Lesson #1: Love requires effort, but can become tedious if it turns into work.

Lesson #2: Love is often more opportunity than destiny. Fate may bring people together, but it’s through choice and effort that something comes of it.

Lesson #3: The line between lust and love is often blurred, but becomes more defined when those involved are honest with themselves and each other.

Lesson #4: It’s okay for love to be shallow on some levels, but greater depth is needed in order for it to blossom.

Lesson #5: Being in love means growing and evolving with a person. That means loving someone for who they are and who they’re trying to be.

Lesson #6: Being in love is only part of a functional relationship, but it’s a critical part that can make others work.

Lesson #7: Love isn’t always logical, but genuine love is coherent and consistent.

Lesson #8: You cannot control how, when, and where you fall in love, but you can control the situation around you.

Lesson #9: Being in love, like being in a relationship, is an ongoing feeling. Treating certain parts as endpoints only undermines both.

Lesson #10: In the same way love means different things to many people, the experience of love can be just as different. Even if others don’t understand it, that doesn’t mean the love is less sincere.

Lesson #11: Love is unpredictable, but there are often patterns that become noticeable when you’re honest with yourself and your partner.

Lesson #12: There’s no one right way to love someone, but there will always be many more wrong ways.

Lesson #13: Love build on lies is always unstable in the long run.

There are probably many more I could list or haven’t thought of. If you have some lessons in love that you’d like to share, please do so in the comments.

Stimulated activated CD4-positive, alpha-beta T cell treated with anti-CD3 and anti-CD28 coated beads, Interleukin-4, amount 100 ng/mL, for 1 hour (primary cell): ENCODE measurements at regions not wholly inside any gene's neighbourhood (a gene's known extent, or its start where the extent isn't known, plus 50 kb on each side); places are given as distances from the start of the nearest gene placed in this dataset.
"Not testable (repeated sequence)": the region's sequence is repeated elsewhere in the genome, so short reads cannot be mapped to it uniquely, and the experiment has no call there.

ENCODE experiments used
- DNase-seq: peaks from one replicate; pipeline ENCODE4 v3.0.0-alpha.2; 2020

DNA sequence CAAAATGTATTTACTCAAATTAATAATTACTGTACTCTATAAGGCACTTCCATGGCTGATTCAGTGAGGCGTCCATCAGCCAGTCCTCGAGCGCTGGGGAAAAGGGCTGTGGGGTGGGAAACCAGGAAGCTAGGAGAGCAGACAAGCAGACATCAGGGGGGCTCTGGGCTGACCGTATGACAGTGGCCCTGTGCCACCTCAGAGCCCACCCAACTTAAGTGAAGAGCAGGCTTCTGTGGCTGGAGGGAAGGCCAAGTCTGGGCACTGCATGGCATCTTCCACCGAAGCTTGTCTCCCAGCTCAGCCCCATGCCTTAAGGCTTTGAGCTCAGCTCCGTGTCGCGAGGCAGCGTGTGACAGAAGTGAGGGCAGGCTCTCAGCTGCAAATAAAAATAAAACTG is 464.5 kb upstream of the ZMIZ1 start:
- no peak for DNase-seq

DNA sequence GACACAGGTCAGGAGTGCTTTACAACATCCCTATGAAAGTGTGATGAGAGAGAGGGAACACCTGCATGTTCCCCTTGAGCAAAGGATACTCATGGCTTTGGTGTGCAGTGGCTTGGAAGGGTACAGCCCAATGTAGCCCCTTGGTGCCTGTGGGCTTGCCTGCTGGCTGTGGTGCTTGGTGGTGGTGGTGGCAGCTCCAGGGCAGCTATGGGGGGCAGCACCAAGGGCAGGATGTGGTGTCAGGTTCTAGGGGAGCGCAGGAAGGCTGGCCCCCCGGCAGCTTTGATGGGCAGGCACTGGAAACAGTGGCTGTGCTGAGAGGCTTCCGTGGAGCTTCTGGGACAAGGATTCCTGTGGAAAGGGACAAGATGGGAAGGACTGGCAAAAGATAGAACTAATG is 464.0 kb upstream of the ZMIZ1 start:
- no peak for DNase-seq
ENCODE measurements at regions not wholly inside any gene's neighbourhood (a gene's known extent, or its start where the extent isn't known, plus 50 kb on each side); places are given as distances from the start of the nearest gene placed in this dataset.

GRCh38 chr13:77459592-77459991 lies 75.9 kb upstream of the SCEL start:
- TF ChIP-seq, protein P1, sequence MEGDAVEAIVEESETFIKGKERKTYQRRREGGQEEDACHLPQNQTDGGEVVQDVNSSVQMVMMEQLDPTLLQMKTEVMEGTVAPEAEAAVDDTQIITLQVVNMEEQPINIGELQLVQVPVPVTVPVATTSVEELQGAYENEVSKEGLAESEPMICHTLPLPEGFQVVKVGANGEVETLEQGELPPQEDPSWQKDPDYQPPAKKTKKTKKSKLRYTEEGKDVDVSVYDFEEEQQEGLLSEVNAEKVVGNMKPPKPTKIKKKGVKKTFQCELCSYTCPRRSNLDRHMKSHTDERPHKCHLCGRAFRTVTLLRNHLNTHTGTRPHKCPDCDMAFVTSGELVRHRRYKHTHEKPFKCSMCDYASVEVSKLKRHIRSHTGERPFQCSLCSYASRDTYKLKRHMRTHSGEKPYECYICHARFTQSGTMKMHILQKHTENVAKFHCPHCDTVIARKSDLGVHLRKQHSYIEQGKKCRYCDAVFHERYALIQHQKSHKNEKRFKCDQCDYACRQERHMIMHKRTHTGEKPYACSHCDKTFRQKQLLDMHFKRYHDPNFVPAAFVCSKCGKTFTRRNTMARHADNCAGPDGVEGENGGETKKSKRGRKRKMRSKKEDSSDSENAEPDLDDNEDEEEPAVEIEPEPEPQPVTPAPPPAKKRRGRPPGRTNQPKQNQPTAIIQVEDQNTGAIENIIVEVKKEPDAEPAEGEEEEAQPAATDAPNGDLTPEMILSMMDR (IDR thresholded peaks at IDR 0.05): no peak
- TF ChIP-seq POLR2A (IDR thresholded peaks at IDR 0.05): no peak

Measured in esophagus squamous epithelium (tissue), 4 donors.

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Filed under Marriage and Relationships, romance, sex in society

New Comic Book Day January 15, 2020: My Pull List And Pick Of The Week

In the times before the internet, comic fans like myself built their entire Wednesdays around when and how they could get to a comic book store. As horrifying as a time before the internet might be to most people under the age of 25, some of us remember it. We also remember the challenges, but we don’t miss them.

For me, it was a tough challenge to get around. There would be days in which I couldn’t get to a shop to get my stack of comics and the mail service almost never delivered subscription titles on time. For that reason, and many others, Wednesdays were stressful. Now, thanks to online shops like Comixology, those dark times are distant memories.

It’s because of companies like Comixology, and their Amazon overlord, that Wednesdays are far less arduous. We wake up, log in, and have our entire pull list for the week at our fingertips. Throw in a cup of hot coffee with a pinch of whiskey and you’ve got a perfect storm of morning heaven.